Cynthia Nixon | News

Cynthia Nixon: For Me, Being Gay is a Choice

In an interview about her new Broadway show, a revival of the Margaret Edson play Wit, Cynthia Nixon tells the NYT's Alex Witchel that for her being gay is a choice, and nobody's going to take that belief from her:

Wit“I gave a speech recently, an empowerment speech to a gay audience, and it included the line ‘I’ve been straight and I’ve been gay, and gay is better.’ And they tried to get me to change it, because they said it implies that homosexuality can be a choice. And for me, it is a choice. I understand that for many people it’s not, but for me it’s a choice, and you don’t get to define my gayness for me. A certain section of our community is very concerned that it not be seen as a choice, because if it’s a choice, then we could opt out. I say it doesn’t matter if we flew here or we swam here, it matters that we are here and we are one group and let us stop trying to make a litmus test for who is considered gay and who is not. As you can tell, I am very annoyed about this issue. Why can’t it be a choice? Why is that any less legitimate? It seems we’re just ceding this point to bigots who are demanding it, and I don’t think that they should define the terms of the debate. I also feel like people think I was walking around in a cloud and didn’t realize I was gay, which I find really offensive. I find it offensive to me, but I also find it offensive to all the men I’ve been out with.”

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Comments

  1. While I think she could have made her point better, I agree with Cynthia. Sure, one can't choose one's desires or orientation, but one can choose how to act on them. When she says she's chosen to be gay she's talking about who she loves, not all of her desires.
    The right knows the difference between desire and action. They want everyone to act heterosexual, to have only heterosexual contact and relationships, regardless of what desires they have. It's unfortunate the simpistic "born this way" v. "lifestyle choice" view has become the terms of the debate about gay rights, because to rest the case for gay rights on some notion that we are inherently gay (and we just can't help it) has put the fight for gay rights in a defensive position. Whether or not we can act differently (some of us can, some of us can't) we should have the right to make choices about who to have sex with and/or who to love, and to have society give those choices as many rights and as much respect as they do conventional marriage.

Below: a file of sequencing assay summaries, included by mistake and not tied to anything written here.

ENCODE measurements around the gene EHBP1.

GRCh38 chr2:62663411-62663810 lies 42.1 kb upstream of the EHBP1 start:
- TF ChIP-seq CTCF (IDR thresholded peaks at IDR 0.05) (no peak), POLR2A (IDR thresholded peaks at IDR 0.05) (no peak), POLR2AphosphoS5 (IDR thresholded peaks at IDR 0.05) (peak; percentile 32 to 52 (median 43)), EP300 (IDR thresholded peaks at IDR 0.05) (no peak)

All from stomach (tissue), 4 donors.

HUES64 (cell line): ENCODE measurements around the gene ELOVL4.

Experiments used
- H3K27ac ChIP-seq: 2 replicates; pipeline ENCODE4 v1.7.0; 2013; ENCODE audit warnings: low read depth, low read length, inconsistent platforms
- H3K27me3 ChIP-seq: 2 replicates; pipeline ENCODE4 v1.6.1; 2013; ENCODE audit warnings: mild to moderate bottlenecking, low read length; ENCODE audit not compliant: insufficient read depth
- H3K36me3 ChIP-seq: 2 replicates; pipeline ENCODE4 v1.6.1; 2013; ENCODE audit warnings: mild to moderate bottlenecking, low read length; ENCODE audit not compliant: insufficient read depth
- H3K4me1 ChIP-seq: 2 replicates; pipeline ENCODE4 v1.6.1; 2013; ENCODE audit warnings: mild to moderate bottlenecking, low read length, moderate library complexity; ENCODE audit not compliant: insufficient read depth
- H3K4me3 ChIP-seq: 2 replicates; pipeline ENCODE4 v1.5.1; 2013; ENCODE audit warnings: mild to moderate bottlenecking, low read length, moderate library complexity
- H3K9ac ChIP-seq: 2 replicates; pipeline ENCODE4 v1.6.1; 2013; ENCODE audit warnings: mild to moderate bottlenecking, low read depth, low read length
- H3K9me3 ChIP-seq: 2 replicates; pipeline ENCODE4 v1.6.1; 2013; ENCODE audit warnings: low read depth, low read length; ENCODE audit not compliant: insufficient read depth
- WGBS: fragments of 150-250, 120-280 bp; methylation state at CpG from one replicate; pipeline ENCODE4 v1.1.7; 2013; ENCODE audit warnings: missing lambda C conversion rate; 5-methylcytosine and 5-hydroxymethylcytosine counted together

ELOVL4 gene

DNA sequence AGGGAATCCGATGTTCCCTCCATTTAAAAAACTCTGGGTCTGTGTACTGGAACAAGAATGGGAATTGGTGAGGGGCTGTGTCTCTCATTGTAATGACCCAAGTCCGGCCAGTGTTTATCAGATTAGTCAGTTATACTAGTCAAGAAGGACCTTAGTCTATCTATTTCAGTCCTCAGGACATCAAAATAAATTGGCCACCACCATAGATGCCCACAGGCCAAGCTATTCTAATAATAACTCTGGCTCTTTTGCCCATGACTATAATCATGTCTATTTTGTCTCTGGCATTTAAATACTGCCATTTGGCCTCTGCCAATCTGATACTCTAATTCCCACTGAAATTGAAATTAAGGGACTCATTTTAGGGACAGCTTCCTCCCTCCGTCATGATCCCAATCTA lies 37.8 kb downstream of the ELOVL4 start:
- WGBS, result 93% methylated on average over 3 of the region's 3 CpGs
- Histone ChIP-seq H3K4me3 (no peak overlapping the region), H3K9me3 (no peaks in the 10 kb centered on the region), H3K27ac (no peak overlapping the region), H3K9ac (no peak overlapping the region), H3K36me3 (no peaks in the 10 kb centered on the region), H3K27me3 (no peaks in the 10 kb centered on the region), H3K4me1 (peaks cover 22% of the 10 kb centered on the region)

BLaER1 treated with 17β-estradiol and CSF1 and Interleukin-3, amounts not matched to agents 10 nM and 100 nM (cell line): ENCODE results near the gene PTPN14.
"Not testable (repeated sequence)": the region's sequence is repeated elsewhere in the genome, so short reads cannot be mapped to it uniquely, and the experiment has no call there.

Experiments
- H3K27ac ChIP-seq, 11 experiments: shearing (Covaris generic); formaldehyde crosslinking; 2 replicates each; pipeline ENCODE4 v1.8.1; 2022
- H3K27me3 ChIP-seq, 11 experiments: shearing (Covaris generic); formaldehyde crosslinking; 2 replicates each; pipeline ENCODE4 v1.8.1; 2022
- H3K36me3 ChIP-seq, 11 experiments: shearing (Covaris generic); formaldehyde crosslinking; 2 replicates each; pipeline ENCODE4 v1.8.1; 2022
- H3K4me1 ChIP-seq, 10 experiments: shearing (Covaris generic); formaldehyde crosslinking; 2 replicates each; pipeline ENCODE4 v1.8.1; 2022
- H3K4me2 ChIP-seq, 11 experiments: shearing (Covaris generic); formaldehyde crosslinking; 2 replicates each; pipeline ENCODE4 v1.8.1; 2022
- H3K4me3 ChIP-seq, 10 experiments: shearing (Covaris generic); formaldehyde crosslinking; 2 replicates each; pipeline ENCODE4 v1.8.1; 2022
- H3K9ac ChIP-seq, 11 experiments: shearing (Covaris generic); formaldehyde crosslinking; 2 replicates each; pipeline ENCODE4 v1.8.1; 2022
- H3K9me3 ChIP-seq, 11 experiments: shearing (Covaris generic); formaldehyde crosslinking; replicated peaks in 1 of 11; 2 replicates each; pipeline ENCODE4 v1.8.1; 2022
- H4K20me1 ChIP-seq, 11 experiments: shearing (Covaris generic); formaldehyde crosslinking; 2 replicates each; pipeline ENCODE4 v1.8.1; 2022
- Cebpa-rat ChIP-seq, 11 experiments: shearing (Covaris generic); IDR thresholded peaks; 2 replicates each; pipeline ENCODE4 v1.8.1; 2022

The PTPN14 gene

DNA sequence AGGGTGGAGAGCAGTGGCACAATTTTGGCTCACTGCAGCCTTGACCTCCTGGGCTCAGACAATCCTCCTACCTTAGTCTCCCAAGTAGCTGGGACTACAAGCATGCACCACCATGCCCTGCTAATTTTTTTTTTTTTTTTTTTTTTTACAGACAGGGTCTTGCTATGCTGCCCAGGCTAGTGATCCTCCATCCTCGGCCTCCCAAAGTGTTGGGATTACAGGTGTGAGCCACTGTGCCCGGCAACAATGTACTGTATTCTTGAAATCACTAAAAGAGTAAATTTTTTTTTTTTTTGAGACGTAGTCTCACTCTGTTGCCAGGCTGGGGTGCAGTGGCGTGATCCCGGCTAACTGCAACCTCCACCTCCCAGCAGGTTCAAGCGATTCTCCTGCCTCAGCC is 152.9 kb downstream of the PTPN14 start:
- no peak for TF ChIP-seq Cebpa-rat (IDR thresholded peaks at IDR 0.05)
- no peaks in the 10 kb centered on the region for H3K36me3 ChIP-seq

Posted by: MichaelJ | Jan 23, 2012 6:51:15 PM


  2. I was offended by her article, but I took some time to mull it over and it does make sense for a certain segment of the population. She obviously enjoyed the company of men and decided to settle down with a woman. Isn't this what most bisexual people end up doing, at least those inclined towards monogamy. At some point they choose someone and they have to be of one gender or the other, for her this person is a woman. She is living as a lesbian by the choice she made. Then there are those like me - I have no say in the matter, I am the classic Kinsey 6. No women, no how, no way. For me the choice was whether to be a closeted person or not. I chose to be open about those I love and my sexuality.

    Posted by: ladi | Jan 23, 2012 6:51:46 PM


  3. I always say that orientation is innate and automatic, behavior is a choice.

    Your orientation is automatic. It doesn't require an act of choice. Choice occurs when you choose to put your orientation into practice in some form of behavior.

    The bisexual orientation is just as much an orientation as the homosexual and heterosexual orientations. There is no choice involved in having a bisexual orientation.

    As for Cynthia's comments, I think she's doing the classic female thing of extending the choice notion - which women use to empower themselves in relation to abortion rights - to her sexuality. What she fails to understand is that what applies to females does not apply to males.

    Even when totally naked, females have the ability to fake their sexuality. Men do not have that ability. Think about it. It's important to understand this important gender difference. The gay rights movement needs to consider gender differences before deciding whether it's worth having women on board.

    Posted by: jason | Jan 23, 2012 6:56:01 PM


  4. So she's Bi and she get's to choose if she likes the hole or the pole. SHe's right about that at least.

    Posted by: David | Jan 23, 2012 6:56:35 PM


  5. @JS and @ADAM: You are commenting as though she said something other than what she actually said. She did not say that sexual orientation is a choice for everyone, and certainly not for you. She said, "I understand that for many people it's not, but for me it's a choice..."

    I am also disturbed by the ignorance and misogyny inherent in comments like "Everyone knows women don't count when it comes to concrete sexuality. They're always changing teams. ALWAYS" (MATTCA181) and "[women] just [have] to lay there in any sexual situation" (ADAM).